Science of Human Nutrition- week 6
Science of Human Nutrition- week 6 NUTR 23511-009
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Popular in Nutrition
PHIL 1000 - 01
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This 3 page Class Notes was uploaded by Kathryn Notetaker on Friday October 7, 2016. The Class Notes belongs to NUTR 23511-009 at Kent State University taught by Tanya R. Falcone (P) in Fall 2016. Since its upload, it has received 3 views. For similar materials see Nutrition in Nutrition at Kent State University.
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Date Created: 10/07/16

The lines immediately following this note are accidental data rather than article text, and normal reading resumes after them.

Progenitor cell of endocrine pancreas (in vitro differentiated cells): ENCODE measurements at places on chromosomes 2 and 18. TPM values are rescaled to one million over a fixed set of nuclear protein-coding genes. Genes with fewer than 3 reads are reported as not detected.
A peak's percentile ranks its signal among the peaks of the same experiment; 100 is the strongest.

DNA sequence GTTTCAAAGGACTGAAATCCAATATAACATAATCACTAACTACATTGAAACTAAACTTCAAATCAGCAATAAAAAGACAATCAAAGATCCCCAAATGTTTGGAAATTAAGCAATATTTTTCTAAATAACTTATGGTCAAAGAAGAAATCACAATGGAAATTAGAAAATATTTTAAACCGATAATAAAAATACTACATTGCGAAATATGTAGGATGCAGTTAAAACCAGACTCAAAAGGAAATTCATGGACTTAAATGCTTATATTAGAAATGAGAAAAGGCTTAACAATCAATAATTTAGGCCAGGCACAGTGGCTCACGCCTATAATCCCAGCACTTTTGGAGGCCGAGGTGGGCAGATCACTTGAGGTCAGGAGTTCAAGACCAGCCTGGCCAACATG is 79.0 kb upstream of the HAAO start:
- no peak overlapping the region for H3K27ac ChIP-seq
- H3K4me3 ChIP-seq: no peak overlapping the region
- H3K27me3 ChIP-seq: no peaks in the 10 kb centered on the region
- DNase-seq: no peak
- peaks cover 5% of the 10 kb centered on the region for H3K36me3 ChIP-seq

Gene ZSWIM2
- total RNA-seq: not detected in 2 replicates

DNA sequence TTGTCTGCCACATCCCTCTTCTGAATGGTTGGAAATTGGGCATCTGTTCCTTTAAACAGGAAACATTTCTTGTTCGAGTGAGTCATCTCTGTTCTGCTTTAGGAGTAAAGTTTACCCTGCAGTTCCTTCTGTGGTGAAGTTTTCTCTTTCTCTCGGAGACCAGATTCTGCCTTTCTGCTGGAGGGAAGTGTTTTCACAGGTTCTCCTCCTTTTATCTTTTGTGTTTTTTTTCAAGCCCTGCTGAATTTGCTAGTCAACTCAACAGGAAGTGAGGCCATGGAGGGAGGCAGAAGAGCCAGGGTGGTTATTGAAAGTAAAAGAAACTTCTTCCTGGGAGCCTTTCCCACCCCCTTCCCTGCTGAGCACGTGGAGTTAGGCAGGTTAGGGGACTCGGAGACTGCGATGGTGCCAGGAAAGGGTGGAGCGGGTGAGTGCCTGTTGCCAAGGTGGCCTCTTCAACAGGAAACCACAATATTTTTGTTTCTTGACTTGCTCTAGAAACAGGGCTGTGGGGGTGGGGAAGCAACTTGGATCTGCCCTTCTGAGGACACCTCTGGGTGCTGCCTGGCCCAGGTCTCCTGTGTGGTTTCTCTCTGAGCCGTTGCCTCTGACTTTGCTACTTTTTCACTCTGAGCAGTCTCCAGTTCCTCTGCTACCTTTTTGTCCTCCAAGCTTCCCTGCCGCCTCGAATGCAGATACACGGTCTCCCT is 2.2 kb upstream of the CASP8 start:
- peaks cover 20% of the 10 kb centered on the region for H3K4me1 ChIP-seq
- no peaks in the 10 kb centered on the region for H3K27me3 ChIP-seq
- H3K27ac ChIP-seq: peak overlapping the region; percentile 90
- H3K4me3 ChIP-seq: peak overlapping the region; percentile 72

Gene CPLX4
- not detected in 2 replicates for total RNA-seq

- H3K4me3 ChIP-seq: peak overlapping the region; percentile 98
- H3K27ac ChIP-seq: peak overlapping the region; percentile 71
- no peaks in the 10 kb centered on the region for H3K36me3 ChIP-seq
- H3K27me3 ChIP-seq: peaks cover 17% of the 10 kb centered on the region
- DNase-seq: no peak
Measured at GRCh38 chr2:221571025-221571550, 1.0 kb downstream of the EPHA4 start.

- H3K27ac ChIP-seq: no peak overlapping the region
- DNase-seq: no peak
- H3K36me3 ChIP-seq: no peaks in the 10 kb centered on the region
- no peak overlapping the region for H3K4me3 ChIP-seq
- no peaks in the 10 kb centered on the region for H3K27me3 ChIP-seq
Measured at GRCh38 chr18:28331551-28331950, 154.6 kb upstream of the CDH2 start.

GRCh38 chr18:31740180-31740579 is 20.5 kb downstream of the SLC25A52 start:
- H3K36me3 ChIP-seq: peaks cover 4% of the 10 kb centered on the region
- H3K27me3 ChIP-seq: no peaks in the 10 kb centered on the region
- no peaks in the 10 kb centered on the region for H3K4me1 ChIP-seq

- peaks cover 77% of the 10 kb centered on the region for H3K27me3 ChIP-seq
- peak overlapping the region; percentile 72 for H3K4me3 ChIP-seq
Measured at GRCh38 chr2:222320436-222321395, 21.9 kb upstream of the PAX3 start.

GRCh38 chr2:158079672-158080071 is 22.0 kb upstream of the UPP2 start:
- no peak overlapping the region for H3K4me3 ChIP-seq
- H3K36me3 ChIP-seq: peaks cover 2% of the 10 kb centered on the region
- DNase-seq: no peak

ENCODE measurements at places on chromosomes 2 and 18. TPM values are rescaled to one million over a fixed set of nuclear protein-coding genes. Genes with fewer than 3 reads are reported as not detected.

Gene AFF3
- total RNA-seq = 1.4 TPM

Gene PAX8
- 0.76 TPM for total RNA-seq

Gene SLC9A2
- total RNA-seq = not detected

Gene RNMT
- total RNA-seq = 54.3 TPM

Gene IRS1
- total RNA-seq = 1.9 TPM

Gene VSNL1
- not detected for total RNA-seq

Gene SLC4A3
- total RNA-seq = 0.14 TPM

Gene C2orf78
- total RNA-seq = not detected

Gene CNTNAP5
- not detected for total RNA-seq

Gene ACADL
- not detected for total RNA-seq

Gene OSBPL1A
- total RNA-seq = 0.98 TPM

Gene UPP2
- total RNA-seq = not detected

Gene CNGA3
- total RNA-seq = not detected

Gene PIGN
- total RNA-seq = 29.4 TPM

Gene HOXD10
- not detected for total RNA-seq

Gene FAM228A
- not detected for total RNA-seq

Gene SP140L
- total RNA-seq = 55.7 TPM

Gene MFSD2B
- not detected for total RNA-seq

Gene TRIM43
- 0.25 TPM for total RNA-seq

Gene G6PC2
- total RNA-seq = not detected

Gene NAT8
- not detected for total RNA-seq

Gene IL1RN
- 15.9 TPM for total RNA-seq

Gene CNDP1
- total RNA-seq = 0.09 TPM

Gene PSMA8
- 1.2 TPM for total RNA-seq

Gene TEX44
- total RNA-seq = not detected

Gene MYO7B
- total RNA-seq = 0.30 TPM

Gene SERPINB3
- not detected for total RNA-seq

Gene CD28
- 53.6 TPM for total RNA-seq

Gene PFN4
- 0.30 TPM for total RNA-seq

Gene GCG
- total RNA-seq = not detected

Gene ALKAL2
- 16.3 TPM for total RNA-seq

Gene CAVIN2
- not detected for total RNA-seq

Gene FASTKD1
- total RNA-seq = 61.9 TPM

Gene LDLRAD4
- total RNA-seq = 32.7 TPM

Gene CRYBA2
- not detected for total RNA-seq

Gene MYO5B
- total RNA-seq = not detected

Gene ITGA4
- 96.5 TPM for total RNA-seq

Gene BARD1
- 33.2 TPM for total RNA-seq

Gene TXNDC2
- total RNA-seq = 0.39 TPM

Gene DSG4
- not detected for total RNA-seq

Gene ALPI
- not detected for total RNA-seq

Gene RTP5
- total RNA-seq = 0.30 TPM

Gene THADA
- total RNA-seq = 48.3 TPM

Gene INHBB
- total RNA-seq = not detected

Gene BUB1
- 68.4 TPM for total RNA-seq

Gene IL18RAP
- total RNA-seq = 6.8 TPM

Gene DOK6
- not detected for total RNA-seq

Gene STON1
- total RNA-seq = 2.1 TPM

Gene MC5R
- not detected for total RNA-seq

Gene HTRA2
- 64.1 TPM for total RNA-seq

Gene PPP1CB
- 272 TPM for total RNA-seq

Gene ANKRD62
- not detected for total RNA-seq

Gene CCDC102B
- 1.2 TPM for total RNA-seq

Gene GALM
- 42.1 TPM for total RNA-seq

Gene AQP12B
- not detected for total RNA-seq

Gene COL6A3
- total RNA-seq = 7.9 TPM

Science of Human Nutrition Week 6 notes Chemical, Biological and Physiological aspects of nutrition Overview our bodies are in a continuous state of renewal nutrients in the food we eat are used to renew body tissues These nutrients become available to the body through processes termed digestion and absorption Digestive system is everything that takes part in breaking down food- very important our cells have wide range of a lifespan of 12 hours- 3 months ex. taste buds- every 7 days cells die and renew body tissues (bones, heart and blood vessels, nerves) are continually renewing themselves nutrients that come from food help these processes Every day approx.. 5% of our body weight is replaced by new tissue Apoptosis- cell death substances in our blood replaced body fluids replaced To visualize: you weigh 100 lbs but you weigh 95 lbs at night before bed in the morning you weigh 100 lbs again the number 1 leading cause of death amongst anorexic people is heart disease examples of cell renewal cells lining the intestinal tract are replaced every 1-3 days cells in the skin replaced every month red blood cells turn over every 120 days go through poptosis- iron recycled and reformed into a red blood cell Nutrient availability in the body digestion- the breakdown of the food you eat into the most simplest of particles single particles are also called absorbable unites Absorption- taking nutrients that have been broken down through digestion and crosses through the barrier into the body (gut to blood) Digestion overall digestion starts with sight and smell The process by which food is broken down into absorbable units (when the nutrient is available to use) occurs 3-4 hours post meal a smaller snack/meal can take 1-2 hours liquid 20-45 minutes Digestive system remember liver, gallbladder, mouth, tongue, salivary glands, large intestine, esophagus, stomach, pancreas, small intestine Oral cavity 25-30 ft long muscular tube and organs Salivary glands lubricates food saliva produces 2 enzymes that help break down carbs and fats Amylase- for carbs lipase- fats to remember: think lipids or liposuction Enzymes are very specific, not used for anything else besides that 1 purpose 10 % of what we eat helps keep gut alive Mouth: keeps food in Tongue- helps move food, get saliva mixed in with food that saliva produces enzymes to help breakdown food, has to be done before it reaches stomach Esophagus- helps with passage of food to the stomach through a wave like motion called peristalsis helps to separate a very basic environment (mouth) and a very acidic environment (stomach) Stomach- secretes a particular enzyme hydrochloric acid- breaks down fats, proteins and carbs enzyme that breaks down proteins is pepsin- secreted by the stomach mix, churns and liquefies food Must properly chew foods in order for the epiglottis to properly open and close All of digestion occurs in the mouth, stomach, small intestine gastrointestinal tract small intestine the main site of absorption produces enzymes to break down carbs specifically (amylase) enzymes to break down proteins and fats come from outside large intestine: water and sodium absorption gut bacteria, dormant bacteria lactase, sucrose, maltose most enzymes end with “ase” Assisting organs liver: produces bile that aids in fat digestion gallbladder: stores and secretes bile bile is specific to fat breakdown in the small intestine pancreas produces amylase (carbs), lipase (fat), and tripsim (protein)
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